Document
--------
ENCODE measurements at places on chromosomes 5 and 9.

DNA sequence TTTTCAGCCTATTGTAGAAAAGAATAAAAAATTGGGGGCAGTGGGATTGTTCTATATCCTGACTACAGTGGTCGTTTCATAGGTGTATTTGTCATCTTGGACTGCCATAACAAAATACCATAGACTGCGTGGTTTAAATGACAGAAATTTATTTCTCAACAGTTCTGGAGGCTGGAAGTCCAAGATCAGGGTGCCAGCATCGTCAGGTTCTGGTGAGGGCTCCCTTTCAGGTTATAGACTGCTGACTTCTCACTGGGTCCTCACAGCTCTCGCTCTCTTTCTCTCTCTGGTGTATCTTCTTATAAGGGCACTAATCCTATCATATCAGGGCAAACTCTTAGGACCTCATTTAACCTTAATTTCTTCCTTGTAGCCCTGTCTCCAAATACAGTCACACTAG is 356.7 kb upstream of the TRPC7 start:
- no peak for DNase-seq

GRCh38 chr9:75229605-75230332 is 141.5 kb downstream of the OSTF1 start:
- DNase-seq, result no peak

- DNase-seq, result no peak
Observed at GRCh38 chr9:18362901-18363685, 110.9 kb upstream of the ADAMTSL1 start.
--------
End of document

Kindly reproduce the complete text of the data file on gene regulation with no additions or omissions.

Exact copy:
ENCODE measurements at places on chromosomes 5 and 9.

DNA sequence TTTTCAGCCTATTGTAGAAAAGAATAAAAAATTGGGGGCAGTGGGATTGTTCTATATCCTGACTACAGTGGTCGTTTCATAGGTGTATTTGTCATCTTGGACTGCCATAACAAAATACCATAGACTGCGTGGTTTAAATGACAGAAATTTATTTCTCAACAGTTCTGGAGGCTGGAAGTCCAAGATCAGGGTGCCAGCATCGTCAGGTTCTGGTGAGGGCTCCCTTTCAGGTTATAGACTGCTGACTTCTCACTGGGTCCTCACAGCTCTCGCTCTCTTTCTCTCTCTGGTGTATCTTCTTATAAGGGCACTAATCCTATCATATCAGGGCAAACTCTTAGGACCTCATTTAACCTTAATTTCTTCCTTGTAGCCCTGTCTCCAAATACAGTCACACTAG is 356.7 kb upstream of the TRPC7 start:
- no peak for DNase-seq

GRCh38 chr9:75229605-75230332 is 141.5 kb downstream of the OSTF1 start:
- DNase-seq, result no peak

- DNase-seq, result no peak
Observed at GRCh38 chr9:18362901-18363685, 110.9 kb upstream of the ADAMTSL1 start.